With social media influences, online bullying and exam expectations, it seems children are under more pressure now than ever before. But, how’s it affecting children's mental health – and how can you talk to your children if you have concerns?
One in eight children in the UK now have a diagnosable mental health disorder, according to research from YoungMinds – that’s roughly three children in every school classroom. Shockingly, suicide was the most common cause of death for boys (16.2 per cent of all deaths) and girls (13.3 per cent) aged between five and 19 in 2017.
GoodtoKnow sought expert advice from Child and Adolescent Psychiatrist Dr Maite Ferrin, and Nick Harrop, Campaigns Manager at mental health charity YoungMinds about how best to start the conversation with your kids about mental health.
Child mental health issues: common causes and warning signs
According to mental health charity Young Minds, the most common mental health issues and symptoms affecting children are anxiety, bullying, problems at school, exam stress and body image issues.
Anxiety in children
Anxiety disorders usually begin in adolescents. Research carried out by the Department of Health and Social Care found that one in six young people will experience an anxiety condition at some point in their lives. This means that an average of 5 people in your child’s school class may be suffering from anxiety.
There are different types of anxiety, and many children and teens experience more than one type whether that be OCD (obsessive compulsive disorder), social anxiety, health anxiety and shyness, exam stress, worry or panic attacks.
Your teen may be experiencing frequent and uncontrollable worries about anything in their day-to-day lives from exam stress and making friends at school, to body image issues. Anxiety feels different for everyone but common anxiety symptoms to look out for in your teens are restlessness, trouble sleeping and feeling sick.
Children and teenagers with depression
Depression in children and teens can be caused by family difficulties, bullying at school physical and emotional abuse and, a family history of depression. Researchers from University College London and the University of Liverpool found that 24 per cent of 14-year-old girls and nine per cent of 14-year-old boys are depressed.
According to the NHS, symptoms of depression in children often include sadness, or a low mood that doesn’t go away, being irritable all the time, not being interested in things they used to enjoy and feeling exhausted.
Teen pressure and stress
Exam stress and pressures at school can cause young children and teens to feel stressed, anxious or depressed, and this might affect their eating and sleeping habits. There is a lot of pressure for kids at school including pressure to get good exam results, finding school work difficult, not getting on with teachers and finding trouble building relationships with friends.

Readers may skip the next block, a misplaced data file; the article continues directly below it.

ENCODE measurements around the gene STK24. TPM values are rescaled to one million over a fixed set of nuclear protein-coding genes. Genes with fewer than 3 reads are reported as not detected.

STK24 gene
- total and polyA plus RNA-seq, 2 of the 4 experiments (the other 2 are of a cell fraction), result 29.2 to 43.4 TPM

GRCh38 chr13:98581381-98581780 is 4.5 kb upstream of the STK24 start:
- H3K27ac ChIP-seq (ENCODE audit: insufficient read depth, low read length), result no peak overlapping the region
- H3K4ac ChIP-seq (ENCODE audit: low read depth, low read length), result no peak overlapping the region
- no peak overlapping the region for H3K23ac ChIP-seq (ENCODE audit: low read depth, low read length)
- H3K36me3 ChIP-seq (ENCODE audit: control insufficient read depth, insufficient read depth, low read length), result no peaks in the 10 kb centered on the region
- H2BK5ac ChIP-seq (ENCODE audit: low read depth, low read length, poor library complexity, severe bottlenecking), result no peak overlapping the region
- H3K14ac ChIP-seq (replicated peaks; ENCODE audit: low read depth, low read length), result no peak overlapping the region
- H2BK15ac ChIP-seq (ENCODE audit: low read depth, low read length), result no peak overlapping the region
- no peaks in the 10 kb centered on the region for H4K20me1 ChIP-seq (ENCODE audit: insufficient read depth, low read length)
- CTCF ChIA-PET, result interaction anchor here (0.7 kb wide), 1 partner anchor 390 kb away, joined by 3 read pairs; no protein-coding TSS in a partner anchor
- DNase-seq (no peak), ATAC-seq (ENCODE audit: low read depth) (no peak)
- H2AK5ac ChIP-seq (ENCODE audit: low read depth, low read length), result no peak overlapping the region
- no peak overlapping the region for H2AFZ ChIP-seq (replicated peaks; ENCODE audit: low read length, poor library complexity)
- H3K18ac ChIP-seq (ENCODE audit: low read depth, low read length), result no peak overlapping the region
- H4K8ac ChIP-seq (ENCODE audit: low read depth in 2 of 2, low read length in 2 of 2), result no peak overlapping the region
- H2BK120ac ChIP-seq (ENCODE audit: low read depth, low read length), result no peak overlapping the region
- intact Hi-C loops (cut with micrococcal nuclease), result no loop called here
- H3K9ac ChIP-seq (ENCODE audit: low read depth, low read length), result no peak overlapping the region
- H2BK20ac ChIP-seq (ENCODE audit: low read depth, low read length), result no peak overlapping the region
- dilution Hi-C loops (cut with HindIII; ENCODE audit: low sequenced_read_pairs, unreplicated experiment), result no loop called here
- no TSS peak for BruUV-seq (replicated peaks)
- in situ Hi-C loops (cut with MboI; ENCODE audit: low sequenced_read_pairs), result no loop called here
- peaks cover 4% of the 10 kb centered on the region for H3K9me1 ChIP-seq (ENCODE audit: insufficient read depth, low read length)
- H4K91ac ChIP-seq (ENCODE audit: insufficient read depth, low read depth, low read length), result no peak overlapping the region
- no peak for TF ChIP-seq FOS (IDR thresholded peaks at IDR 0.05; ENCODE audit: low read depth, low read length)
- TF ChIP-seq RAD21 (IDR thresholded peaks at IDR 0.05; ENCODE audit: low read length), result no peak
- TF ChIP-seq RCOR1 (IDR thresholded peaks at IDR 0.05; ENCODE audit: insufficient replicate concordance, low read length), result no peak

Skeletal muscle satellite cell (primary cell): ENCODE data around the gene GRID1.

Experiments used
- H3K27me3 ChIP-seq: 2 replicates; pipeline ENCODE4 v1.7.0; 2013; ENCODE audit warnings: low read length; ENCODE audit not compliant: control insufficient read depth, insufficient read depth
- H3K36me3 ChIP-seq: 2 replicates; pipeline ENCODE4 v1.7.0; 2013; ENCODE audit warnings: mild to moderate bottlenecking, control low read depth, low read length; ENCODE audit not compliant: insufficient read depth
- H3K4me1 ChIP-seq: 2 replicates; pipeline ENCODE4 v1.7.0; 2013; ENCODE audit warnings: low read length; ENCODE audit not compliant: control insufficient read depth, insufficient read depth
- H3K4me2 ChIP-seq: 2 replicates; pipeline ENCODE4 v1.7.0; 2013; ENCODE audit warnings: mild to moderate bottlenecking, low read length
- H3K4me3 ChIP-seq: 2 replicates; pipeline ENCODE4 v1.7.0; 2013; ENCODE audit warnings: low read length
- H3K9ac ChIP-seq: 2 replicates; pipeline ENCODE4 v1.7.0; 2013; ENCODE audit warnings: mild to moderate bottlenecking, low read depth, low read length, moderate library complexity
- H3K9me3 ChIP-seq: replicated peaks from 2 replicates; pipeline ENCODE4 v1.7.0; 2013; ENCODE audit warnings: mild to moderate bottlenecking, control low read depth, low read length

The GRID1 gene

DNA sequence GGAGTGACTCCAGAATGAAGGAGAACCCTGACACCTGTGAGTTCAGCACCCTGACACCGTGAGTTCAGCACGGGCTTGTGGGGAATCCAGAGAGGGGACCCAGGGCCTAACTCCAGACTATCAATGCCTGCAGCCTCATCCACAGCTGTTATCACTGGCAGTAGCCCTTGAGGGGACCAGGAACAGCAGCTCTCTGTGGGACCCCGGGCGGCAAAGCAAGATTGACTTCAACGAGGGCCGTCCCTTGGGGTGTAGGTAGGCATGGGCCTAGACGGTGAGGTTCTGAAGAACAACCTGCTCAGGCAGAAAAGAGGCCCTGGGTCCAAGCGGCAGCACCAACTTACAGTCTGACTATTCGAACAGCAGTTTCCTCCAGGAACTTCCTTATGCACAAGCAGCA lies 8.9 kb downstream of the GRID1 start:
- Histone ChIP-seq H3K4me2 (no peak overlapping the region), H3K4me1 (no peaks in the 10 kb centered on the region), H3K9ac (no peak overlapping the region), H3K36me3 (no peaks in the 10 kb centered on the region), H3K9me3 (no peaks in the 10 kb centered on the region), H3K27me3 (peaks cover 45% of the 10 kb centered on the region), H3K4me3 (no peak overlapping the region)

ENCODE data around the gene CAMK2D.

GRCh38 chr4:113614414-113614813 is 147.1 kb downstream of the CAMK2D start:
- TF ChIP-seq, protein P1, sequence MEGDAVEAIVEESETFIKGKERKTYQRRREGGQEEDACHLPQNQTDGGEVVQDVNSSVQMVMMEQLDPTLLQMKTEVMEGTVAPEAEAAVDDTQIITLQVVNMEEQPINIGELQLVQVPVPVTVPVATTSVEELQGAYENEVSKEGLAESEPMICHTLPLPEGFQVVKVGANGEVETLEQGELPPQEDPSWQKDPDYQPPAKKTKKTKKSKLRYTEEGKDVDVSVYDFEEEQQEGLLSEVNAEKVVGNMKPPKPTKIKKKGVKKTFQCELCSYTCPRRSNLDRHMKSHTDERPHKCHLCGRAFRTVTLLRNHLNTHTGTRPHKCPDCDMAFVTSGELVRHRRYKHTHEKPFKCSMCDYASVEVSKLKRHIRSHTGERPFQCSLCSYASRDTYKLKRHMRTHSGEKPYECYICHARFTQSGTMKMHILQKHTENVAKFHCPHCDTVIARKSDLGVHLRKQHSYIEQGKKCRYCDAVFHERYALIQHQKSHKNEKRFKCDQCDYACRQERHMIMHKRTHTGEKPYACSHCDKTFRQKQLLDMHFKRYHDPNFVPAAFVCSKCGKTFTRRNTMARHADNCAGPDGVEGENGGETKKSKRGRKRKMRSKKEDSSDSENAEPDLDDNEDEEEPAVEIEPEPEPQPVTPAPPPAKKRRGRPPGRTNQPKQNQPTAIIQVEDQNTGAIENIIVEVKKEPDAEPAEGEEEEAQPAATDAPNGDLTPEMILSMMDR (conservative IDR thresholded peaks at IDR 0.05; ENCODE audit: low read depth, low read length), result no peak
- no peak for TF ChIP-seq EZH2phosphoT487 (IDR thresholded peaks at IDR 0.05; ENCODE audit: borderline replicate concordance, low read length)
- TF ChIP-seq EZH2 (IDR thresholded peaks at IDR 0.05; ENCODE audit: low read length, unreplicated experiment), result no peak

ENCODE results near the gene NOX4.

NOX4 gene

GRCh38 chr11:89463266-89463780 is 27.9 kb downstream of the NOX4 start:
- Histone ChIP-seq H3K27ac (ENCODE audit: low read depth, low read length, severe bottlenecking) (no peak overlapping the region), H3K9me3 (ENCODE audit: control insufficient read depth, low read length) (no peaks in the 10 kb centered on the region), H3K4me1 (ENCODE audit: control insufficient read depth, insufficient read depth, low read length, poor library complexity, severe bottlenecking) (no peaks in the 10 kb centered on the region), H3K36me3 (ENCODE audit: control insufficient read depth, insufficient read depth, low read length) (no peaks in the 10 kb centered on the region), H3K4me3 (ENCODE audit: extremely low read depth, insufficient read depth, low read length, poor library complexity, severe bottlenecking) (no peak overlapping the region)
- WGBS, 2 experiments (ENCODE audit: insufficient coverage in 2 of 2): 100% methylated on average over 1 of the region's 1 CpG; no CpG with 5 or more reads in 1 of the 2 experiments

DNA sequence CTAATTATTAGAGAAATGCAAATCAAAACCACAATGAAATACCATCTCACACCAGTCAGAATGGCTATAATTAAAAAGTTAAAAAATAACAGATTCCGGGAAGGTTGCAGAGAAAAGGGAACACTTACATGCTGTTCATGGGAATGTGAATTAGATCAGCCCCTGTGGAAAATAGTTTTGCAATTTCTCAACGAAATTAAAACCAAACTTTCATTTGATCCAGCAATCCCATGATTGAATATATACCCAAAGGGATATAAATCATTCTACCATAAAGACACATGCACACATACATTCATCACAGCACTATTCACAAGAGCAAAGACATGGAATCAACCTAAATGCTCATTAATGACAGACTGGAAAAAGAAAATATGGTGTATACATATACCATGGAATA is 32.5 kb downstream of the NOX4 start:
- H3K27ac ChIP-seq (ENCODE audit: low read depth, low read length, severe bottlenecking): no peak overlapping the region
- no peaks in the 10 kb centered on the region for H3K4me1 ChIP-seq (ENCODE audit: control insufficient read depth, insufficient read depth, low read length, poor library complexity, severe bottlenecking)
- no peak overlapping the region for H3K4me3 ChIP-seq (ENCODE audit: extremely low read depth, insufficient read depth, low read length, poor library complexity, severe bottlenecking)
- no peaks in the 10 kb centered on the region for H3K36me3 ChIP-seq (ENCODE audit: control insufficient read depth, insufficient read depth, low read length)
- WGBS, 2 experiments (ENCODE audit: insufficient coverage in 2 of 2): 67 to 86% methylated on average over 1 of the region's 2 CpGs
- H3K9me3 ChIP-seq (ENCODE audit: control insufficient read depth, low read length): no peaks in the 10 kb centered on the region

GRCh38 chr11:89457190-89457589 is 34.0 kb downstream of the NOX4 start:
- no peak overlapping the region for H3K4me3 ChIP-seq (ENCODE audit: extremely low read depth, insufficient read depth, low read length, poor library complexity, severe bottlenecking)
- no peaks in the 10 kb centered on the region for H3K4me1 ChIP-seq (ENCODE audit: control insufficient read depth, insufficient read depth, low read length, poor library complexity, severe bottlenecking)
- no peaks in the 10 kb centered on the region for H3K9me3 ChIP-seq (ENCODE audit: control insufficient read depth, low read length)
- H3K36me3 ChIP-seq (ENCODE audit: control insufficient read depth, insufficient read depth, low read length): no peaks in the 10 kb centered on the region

According to Young Minds, if your child is stressed you may notice changes in their behaviour, they may not want to take part in activities they usually enjoy, refuse to go to school or behave aggressively.
Bullying and cyber-bullying
According to Young Minds bullying affects over one million young people every year. Bullying is a common experience for many kids at school – whether they’re being bullied themselves or if they are bullying someone else.
Bullying can come in different forms including physical, verbal and often anonymous cyber-bullying. If your child is being bullied, they may feel worthless, lonely, and lack confidence. In some cases, bullying can lead to mental health issues such as anxiety and depression, as well as other self-destructive behaviour such as alcohol, drugs and self-harm.
If you think your child may be being bullied, look out for changes to their behaviour. For instance, do they returned from school with bruises, do they frequently have their bus money stolen, have they changed their eating habits or have their school grades slipped.
Why should we talk to children about mental health?
Talking mental health to children can potentially be challenging, as they may not understand understand mental illness, therefore it’s important to tailor the conversation to their age. It’s crucial children and young people understand that mental illness is just as real as a physical illness.
Dr Maite told GoodtoKnow: ‘Mental health is linked to and not separated from physical health, we should encourage our children to keep a healthy mental and physical style of life.
‘We can discuss the variety of feelings and emotions with children and how we can identify mental health problems, or strategies about how to deal with our anxiety or anger in a healthy manner. We should also teach our child how to prevent stress and how to recognise the early physical symptoms in our body. At the same time we should encourage routines that promote physical wellbeing (e.g. healthy eating, sleep, exercising) as this will have a direct impact on our mental health.’
When to talk to your children about mental health?
Having regular conversations about children’s mental health, feelings and emotions in a relaxed environment can help parents provide support to their children.